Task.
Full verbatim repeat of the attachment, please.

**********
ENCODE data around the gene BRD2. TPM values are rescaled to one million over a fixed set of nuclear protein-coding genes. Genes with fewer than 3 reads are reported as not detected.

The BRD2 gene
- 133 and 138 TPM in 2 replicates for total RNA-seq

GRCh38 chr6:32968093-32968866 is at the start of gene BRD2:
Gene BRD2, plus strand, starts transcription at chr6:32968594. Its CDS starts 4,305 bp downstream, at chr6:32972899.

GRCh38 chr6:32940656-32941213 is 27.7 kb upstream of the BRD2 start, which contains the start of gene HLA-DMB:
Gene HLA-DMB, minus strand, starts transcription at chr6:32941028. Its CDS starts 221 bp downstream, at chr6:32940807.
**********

ENCODE data around the gene BRD2. TPM values are rescaled to one million over a fixed set of nuclear protein-coding genes. Genes with fewer than 3 reads are reported as not detected.

The BRD2 gene
- 133 and 138 TPM in 2 replicates for total RNA-seq

GRCh38 chr6:32968093-32968866 is at the start of gene BRD2:
Gene BRD2, plus strand, starts transcription at chr6:32968594. Its CDS starts 4,305 bp downstream, at chr6:32972899.

GRCh38 chr6:32940656-32941213 is 27.7 kb upstream of the BRD2 start, which contains the start of gene HLA-DMB:
Gene HLA-DMB, minus strand, starts transcription at chr6:32941028. Its CDS starts 221 bp downstream, at chr6:32940807.